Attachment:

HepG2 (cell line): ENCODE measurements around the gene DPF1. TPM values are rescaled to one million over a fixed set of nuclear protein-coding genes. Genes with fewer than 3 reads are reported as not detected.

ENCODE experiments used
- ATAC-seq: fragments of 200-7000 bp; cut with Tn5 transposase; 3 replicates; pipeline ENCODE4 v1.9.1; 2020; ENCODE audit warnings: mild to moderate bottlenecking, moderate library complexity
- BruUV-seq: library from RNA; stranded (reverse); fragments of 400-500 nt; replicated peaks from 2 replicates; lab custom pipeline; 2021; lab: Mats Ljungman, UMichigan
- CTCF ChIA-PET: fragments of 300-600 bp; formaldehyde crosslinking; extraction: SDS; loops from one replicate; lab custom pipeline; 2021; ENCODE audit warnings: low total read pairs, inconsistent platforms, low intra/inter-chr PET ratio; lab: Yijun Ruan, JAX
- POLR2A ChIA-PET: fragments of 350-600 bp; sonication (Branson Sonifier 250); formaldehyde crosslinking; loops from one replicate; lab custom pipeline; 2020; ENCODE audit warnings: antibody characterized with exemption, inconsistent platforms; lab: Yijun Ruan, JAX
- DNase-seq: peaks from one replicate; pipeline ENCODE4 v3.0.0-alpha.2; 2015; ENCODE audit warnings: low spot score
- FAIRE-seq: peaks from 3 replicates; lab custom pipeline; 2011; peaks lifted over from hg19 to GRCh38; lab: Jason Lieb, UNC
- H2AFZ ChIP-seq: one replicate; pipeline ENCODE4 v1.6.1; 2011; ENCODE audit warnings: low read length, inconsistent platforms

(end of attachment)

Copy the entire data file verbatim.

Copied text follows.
HepG2 (cell line): ENCODE measurements around the gene DPF1. TPM values are rescaled to one million over a fixed set of nuclear protein-coding genes. Genes with fewer than 3 reads are reported as not detected.

ENCODE experiments used
- ATAC-seq: fragments of 200-7000 bp; cut with Tn5 transposase; 3 replicates; pipeline ENCODE4 v1.9.1; 2020; ENCODE audit warnings: mild to moderate bottlenecking, moderate library complexity
- BruUV-seq: library from RNA; stranded (reverse); fragments of 400-500 nt; replicated peaks from 2 replicates; lab custom pipeline; 2021; lab: Mats Ljungman, UMichigan
- CTCF ChIA-PET: fragments of 300-600 bp; formaldehyde crosslinking; extraction: SDS; loops from one replicate; lab custom pipeline; 2021; ENCODE audit warnings: low total read pairs, inconsistent platforms, low intra/inter-chr PET ratio; lab: Yijun Ruan, JAX
- POLR2A ChIA-PET: fragments of 350-600 bp; sonication (Branson Sonifier 250); formaldehyde crosslinking; loops from one replicate; lab custom pipeline; 2020; ENCODE audit warnings: antibody characterized with exemption, inconsistent platforms; lab: Yijun Ruan, JAX
- DNase-seq: peaks from one replicate; pipeline ENCODE4 v3.0.0-alpha.2; 2015; ENCODE audit warnings: low spot score
- FAIRE-seq: peaks from 3 replicates; lab custom pipeline; 2011; peaks lifted over from hg19 to GRCh38; lab: Jason Lieb, UNC
- H2AFZ ChIP-seq: one replicate; pipeline ENCODE4 v1.6.1; 2011; ENCODE audit warnings: low read length, inconsistent platforms